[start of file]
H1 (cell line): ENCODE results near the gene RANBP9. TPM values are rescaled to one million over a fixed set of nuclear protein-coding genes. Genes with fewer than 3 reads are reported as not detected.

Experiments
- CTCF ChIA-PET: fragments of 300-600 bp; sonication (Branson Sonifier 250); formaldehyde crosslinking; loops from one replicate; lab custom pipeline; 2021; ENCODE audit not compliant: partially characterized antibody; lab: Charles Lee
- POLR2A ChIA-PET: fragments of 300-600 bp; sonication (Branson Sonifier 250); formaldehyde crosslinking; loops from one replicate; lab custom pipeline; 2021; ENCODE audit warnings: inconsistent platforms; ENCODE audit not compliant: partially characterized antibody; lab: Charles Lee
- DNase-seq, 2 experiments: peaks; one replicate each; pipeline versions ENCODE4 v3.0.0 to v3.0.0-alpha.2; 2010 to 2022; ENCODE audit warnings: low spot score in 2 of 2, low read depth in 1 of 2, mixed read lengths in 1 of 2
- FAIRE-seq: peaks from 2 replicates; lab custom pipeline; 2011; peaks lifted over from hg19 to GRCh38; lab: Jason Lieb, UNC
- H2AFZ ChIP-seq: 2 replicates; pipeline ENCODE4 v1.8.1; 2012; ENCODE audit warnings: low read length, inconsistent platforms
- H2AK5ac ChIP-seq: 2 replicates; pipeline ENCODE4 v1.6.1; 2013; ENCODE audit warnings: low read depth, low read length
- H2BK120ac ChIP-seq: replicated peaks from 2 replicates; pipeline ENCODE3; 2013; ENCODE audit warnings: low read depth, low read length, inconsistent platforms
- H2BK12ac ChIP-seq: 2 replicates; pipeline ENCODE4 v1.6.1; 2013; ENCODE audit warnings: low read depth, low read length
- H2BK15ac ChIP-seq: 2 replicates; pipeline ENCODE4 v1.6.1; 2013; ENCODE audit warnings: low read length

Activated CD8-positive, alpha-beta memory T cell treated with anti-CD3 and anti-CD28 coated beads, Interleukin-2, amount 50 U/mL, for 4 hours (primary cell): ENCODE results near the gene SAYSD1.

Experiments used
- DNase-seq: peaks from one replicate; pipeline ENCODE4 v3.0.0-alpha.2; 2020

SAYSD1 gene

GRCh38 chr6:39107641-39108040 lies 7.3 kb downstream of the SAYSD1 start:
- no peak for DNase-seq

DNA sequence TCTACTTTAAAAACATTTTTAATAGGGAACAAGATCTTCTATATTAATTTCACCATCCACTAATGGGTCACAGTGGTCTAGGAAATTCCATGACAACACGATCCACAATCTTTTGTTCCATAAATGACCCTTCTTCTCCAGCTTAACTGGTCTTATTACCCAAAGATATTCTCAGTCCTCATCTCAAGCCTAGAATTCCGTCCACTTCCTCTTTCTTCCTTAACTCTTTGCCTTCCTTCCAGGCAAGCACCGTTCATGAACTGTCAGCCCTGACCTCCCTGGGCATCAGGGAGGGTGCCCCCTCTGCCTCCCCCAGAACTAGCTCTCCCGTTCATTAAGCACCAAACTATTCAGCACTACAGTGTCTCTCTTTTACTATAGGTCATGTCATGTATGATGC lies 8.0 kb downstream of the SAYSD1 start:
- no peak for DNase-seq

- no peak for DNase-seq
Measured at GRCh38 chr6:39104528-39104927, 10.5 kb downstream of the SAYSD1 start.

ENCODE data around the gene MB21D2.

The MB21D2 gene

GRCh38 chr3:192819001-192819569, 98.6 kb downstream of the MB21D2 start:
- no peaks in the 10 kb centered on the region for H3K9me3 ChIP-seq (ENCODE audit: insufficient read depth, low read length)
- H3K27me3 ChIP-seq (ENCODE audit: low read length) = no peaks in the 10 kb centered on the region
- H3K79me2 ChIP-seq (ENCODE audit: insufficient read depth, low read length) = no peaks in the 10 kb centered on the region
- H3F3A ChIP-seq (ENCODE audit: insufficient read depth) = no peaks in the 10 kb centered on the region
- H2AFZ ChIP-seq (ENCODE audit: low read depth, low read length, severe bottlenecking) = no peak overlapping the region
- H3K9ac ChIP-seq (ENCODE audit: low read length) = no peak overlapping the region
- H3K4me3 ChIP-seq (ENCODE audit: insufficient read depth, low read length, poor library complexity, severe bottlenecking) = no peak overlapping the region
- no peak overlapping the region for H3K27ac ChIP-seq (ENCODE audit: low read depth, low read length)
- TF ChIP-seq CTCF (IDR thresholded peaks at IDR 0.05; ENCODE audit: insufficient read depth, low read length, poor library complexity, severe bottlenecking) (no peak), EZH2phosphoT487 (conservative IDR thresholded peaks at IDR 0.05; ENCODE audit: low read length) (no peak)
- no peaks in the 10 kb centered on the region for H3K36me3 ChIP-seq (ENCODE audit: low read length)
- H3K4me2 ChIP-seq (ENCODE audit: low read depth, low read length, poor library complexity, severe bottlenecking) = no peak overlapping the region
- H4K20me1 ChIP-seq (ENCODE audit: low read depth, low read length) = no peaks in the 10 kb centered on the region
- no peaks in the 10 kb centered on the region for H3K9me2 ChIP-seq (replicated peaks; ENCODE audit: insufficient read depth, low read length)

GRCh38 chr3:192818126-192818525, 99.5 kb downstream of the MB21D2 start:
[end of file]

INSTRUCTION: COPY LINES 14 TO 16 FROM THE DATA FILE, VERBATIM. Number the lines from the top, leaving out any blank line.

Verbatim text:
- DNase-seq: peaks from one replicate; pipeline ENCODE4 v3.0.0-alpha.2; 2020

SAYSD1 gene

GRCh38 chr6:39107641-39108040 lies 7.3 kb downstream of the SAYSD1 start: